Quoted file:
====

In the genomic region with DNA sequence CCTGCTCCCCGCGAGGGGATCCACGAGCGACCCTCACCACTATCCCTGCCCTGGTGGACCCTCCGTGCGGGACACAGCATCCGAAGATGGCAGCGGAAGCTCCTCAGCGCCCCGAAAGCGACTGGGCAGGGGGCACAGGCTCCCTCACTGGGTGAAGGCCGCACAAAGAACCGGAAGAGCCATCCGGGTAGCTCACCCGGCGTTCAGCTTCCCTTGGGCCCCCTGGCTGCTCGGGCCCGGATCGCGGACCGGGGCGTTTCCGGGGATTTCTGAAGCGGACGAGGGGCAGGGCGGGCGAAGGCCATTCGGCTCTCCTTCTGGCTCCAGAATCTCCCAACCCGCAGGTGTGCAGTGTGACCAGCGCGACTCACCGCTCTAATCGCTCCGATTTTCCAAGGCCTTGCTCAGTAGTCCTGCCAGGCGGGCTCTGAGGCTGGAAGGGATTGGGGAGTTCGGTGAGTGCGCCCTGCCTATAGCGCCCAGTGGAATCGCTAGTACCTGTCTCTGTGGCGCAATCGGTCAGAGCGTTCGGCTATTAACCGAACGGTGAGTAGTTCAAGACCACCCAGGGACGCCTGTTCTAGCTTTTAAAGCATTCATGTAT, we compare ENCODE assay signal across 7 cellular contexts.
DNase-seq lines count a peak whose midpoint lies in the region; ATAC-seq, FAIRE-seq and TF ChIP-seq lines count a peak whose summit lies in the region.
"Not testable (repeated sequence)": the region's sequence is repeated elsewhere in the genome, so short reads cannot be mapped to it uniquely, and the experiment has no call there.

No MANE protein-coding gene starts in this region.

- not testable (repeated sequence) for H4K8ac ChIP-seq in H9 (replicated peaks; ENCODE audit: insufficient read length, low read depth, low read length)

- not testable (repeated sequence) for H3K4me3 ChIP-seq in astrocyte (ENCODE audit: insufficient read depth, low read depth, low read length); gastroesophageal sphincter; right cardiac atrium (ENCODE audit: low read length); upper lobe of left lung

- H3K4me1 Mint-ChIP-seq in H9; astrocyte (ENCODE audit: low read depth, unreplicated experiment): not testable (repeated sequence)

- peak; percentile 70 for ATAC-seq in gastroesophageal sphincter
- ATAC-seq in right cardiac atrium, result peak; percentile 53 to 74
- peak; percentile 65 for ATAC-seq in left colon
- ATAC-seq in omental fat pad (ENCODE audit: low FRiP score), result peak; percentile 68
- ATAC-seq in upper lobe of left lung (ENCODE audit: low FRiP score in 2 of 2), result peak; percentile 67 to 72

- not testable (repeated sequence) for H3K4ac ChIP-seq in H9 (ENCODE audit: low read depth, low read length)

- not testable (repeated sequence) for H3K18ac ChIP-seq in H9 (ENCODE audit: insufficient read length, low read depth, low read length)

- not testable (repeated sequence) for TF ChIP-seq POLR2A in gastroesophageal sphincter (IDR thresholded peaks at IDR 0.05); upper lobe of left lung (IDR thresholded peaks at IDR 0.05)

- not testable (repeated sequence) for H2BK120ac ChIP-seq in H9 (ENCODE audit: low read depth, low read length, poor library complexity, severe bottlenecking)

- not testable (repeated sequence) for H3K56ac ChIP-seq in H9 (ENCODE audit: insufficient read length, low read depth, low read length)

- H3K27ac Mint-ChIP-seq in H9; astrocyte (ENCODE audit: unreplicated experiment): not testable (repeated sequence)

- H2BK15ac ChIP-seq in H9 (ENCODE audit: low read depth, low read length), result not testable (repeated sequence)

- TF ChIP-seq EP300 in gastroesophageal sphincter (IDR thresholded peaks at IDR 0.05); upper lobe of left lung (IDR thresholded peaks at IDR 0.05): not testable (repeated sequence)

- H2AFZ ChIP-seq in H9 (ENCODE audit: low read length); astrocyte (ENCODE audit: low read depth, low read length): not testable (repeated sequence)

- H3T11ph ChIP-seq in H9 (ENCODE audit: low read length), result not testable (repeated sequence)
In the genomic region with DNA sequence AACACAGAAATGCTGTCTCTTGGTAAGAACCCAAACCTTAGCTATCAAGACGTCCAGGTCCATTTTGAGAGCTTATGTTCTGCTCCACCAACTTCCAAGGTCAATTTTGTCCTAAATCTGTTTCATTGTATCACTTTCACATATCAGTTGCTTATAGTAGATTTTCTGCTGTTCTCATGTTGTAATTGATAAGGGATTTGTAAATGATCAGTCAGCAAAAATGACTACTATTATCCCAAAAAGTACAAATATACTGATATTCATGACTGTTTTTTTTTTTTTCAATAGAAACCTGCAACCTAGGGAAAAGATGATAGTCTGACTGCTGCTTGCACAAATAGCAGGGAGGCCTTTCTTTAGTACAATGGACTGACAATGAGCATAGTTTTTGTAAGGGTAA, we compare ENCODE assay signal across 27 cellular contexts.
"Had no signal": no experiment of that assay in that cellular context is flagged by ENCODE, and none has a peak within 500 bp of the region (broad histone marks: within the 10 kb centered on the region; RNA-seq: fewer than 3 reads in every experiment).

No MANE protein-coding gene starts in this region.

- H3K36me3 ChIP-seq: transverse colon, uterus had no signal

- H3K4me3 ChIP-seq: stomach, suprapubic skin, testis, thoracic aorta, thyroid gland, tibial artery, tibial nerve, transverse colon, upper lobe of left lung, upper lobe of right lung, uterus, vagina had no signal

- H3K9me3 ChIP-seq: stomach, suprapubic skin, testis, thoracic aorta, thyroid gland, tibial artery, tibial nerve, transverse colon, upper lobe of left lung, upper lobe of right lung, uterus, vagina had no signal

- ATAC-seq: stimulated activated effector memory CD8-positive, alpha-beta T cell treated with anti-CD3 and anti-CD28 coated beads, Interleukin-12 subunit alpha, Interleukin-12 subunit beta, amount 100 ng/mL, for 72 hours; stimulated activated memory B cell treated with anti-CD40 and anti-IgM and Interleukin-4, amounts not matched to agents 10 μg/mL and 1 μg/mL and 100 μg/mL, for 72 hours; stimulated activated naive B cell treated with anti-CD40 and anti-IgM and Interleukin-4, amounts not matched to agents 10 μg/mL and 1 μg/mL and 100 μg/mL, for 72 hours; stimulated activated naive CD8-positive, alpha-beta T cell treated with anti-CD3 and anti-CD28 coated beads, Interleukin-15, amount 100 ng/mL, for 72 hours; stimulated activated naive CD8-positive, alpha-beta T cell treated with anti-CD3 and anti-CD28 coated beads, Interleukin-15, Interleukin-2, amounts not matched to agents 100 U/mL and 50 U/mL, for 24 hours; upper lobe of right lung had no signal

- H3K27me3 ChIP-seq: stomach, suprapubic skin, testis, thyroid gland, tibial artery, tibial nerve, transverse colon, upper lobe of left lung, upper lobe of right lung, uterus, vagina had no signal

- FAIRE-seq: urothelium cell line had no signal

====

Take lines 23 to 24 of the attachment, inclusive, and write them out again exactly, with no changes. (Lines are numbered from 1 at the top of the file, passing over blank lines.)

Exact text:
In the genomic region with DNA sequence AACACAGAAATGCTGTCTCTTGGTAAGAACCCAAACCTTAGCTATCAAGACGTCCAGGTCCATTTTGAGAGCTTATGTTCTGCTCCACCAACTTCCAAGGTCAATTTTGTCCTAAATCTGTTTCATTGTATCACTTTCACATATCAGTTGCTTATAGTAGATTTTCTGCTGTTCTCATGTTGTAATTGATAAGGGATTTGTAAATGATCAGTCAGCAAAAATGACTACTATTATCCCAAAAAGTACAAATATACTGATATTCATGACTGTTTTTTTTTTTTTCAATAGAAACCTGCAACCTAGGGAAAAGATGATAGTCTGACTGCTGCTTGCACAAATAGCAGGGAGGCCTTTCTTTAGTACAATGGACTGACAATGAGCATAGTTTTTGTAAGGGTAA, we compare ENCODE assay signal across 27 cellular contexts.
"Had no signal": no experiment of that assay in that cellular context is flagged by ENCODE, and none has a peak within 500 bp of the region (broad histone marks: within the 10 kb centered on the region; RNA-seq: fewer than 3 reads in every experiment).